Since Bella first earned her New England State Police Administrators Conference (NESPAC) certification, she and Lavallee have conducted security sweeps at more than 750 campus events and responded to about 30 suspicious package reports. 

“With Bella’s explosive-detection abilities, we can very quickly get a sense of whether there’s a real concern in an area,” says Chief Steve Marsh

Of course, you can’t identify every potential safety threat with a dog, Jacobs notes. “But having Bella has been the easiest way that we can help render this campus safe. What a bomb-detection canine can bring to the university is unmatched by anything else,” he says. “Plus, Bella has done a great job humanizing us and making our officers a little more approachable.”

In fact, community outreach has been a central part of Bella’s duties. She and Lavallee have participated in nearly 900 small-scale campus events, including student safety talks and meet-and-greet sessions with prospective students. Over the years she has also been called dozens of times to help other law enforcement agencies with security sweeps and investigations. She and Lavallee have patrolled at large public events like the Boston Marathon and the Fourth of July celebration at Boston’s Esplanade.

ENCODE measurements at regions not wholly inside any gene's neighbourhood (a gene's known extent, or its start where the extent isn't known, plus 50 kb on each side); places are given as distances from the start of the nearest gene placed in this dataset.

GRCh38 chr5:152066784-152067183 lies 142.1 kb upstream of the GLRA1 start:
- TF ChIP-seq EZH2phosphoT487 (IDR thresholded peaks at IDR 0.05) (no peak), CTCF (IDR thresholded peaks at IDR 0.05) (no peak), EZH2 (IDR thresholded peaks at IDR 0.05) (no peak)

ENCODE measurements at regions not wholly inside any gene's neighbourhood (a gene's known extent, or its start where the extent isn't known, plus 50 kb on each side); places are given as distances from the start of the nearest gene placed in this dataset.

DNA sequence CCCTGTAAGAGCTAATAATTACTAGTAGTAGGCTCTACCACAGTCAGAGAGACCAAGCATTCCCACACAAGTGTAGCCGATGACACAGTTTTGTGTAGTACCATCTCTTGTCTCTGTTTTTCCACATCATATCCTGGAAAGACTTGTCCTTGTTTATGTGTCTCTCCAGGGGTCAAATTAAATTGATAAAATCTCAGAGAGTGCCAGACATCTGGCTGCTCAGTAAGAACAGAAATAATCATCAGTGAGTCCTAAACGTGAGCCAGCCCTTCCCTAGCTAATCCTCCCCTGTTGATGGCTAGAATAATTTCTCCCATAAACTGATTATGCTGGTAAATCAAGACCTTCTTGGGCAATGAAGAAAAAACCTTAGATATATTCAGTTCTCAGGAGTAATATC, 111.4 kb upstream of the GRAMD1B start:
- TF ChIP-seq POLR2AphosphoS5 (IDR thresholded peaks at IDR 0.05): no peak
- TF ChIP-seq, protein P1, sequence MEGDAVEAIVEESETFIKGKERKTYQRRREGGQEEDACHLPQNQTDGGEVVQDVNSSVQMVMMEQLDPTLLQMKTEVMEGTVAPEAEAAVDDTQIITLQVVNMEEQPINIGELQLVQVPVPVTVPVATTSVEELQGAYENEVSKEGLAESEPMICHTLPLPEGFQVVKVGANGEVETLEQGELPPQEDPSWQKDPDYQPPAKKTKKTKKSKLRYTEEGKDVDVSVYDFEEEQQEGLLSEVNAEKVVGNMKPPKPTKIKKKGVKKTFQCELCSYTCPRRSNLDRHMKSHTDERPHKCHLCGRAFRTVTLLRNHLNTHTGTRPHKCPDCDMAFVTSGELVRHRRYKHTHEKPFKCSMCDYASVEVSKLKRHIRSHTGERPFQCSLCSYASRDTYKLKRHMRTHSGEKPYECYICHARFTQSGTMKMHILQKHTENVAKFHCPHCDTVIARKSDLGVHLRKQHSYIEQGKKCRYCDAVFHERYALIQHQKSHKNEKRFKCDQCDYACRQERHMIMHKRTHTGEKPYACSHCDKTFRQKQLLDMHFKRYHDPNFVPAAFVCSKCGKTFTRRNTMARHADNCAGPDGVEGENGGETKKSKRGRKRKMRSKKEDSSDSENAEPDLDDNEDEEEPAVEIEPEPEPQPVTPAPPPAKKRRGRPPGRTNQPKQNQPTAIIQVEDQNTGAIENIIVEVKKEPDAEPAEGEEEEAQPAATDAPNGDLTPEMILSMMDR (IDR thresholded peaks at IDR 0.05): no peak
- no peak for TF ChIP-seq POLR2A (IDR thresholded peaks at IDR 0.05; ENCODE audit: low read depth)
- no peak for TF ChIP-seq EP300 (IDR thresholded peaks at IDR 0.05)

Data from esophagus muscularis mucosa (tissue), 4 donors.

But the WPI campus is Bella’s happy place. Likewise, she sheds a trail of smiles wherever she goes on Boynton Hill. 


Group of students pet black police dog

Students greeting Bella with smiles and ear scratches

“This is a dog who has learned incredible detection skills and has inherent comfort skills,” says Marsh. 

Over the years Lavallee has enjoyed watching students get to know and appreciate Bella. “Sometimes someone comes up to me and says, ‘I’m having a bad day. Can I pet Bella?’” he says. “Or someone will sit on the floor four feet away from Bella the first time they meet her, and then the next time we meet, they’re sitting right next to Bella, leaning on her.”

Don’t be fooled, though, into thinking that Bella—or Lavallee—has an easy job. They train together twice a day, every day, including weekends, holidays, and vacations (see video below). Even when Lavallee had COVID, he set up training scenarios for Bella in his basement, where he quarantined from his family. Those daily training sessions keep Bella sharp. They’re also how she receives all of her kibble.